Laura E Niklason PhD, MD
Professor of Anesthesiology and of Biomedical Engineering; Division Chief; Vice Chair, Research
Anesthesiology; Biomedical Engineering; Biophysics; Physics
- Tissue engineered arteries, utilizing decellularization approaches
- Regeneration of whole, functional lung tissue
- Engineering of thoracic conduits, including trachea and esophagus
- Investigation of the molecular basis of cellular aging in various tissues
- Investigation of causes of intimal hyperplasia in vein grafts
Dr. Niklason is Professor of Anesthesia and Biomedical Engineering at Yale. She received her Bachelors degrees in Physics and Biophysics from the University of Illinois, and went on to the University of Chicago for her PhD in Biophysics in 1988. Dr. Niklason subsequently received her MD from the University of Michigan, where she did her internship. She then went on to the Massachusetts General Hospital for residency in Anesthesia, followed by fellowship training in Critical Care Medicine. During her time in Boston, Dr. Niklason was also a post-doctoral researcher at MIT with Dr. Robert Langer, where she developed techniques for the tissue engineering of autologous arteries. Dr. Niklason joined the faculty at Duke University in 1998, where she continued her work in cardiovascular tissue engineering, and founded a biotechnology company designed to bring tissue engineered cardiovascular products to the clinic. Dr. Niklason has received national and international recognition for her work in this field, receiving the Discover Magazine award for Technological Innovation in 2000. In January of 2006, Niklason moved to Yale University, where she is expanding her research program in tissue engineering of blood vessels and lung, as well as understanding the basic aspects of cellular aging.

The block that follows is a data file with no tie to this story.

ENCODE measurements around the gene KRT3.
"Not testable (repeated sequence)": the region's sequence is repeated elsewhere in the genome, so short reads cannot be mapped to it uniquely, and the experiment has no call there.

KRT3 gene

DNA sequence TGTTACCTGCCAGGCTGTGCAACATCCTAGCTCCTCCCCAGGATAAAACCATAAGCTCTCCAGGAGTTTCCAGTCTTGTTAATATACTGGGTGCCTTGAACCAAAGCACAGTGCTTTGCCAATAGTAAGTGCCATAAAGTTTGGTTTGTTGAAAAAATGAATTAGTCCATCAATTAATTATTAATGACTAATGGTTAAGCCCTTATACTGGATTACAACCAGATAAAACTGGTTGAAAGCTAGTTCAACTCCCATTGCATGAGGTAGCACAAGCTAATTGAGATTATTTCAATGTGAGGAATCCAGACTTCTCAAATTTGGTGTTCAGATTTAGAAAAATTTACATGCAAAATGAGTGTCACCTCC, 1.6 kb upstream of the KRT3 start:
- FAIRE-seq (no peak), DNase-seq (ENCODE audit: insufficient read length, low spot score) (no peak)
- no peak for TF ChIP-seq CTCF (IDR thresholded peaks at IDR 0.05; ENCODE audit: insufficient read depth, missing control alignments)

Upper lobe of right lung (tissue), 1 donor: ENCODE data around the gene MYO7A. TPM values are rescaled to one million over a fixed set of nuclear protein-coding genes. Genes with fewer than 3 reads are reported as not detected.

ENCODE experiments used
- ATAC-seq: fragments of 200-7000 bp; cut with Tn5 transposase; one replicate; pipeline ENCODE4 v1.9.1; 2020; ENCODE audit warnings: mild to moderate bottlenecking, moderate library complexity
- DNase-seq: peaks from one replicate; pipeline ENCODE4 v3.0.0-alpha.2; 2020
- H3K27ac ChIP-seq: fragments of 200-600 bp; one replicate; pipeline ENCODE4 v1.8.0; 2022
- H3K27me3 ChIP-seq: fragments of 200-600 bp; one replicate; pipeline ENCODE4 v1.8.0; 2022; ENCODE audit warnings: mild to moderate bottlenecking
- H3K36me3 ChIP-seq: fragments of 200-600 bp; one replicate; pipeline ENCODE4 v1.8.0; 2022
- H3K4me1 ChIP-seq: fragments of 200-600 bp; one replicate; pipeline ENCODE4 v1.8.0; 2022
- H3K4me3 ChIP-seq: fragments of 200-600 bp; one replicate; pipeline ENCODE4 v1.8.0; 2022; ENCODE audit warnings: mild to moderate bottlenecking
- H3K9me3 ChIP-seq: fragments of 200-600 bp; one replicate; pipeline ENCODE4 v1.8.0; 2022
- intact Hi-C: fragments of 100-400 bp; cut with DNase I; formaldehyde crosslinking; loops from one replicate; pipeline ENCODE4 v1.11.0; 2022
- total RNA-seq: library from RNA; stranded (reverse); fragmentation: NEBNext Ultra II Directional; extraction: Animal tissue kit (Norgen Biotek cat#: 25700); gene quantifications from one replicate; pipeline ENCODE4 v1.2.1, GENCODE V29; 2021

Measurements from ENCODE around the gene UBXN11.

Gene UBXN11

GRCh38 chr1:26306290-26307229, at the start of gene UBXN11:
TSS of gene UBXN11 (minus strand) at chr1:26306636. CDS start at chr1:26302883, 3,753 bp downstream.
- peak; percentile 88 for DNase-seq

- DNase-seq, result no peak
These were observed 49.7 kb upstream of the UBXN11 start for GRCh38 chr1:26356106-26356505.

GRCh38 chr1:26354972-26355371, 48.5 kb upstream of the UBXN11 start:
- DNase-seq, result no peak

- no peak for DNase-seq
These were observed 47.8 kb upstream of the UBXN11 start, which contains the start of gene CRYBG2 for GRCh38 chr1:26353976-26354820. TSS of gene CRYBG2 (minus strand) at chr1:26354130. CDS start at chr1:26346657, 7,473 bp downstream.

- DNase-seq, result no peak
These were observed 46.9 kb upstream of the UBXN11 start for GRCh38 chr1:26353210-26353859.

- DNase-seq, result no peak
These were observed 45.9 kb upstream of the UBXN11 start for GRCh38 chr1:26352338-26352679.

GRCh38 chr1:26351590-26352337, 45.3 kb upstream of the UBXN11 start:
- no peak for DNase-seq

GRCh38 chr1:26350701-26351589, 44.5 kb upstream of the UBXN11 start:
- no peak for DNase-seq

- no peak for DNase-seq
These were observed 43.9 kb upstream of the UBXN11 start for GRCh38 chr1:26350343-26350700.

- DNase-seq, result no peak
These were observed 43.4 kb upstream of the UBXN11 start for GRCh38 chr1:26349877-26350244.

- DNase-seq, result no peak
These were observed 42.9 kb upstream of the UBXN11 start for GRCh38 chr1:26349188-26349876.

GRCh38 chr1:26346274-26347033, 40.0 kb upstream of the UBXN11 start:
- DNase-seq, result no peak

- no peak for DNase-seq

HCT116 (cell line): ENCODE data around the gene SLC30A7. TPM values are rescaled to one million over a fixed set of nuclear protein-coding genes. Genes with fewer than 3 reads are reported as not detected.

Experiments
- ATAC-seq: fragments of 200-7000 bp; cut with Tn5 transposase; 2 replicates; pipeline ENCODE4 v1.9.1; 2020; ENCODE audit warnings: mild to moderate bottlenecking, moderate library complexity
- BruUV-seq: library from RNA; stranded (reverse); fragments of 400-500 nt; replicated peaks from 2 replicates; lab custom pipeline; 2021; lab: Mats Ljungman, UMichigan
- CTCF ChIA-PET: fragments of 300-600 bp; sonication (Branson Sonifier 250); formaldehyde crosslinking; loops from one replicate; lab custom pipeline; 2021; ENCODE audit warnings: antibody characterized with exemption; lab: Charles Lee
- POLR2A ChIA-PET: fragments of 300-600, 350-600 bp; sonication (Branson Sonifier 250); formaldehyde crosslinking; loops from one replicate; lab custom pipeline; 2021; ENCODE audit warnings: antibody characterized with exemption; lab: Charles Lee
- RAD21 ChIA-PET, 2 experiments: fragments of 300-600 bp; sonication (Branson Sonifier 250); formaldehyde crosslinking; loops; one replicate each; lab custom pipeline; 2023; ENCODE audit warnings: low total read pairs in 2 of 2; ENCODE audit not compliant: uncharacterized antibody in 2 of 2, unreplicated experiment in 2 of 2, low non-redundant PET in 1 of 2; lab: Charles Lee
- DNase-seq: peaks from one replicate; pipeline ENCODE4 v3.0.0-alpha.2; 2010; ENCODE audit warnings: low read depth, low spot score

Extensive Research Description
Currently, Dr. Niklason's research program has several areas of focus. With regard to engineered arteries. Niklason is engaged in preclinical studies in large animals to validate the method for generating engineered tissues that are available "off the shelf". Large animal studies on vascular grafts are centered on immune/inflammatory response minimization to these off-the-shelf tissues, and on the long-term function of the grafts in the arterial circulation. In addition, Niklason is developing tissue engineering approaches to generating vascularized cardiac muscle, as well as vascularized lung tissue. In addition, Niklason has active research interests in vascular remodeling that is associated with various disease states, including atherosclerosis and arterial vaso spasm.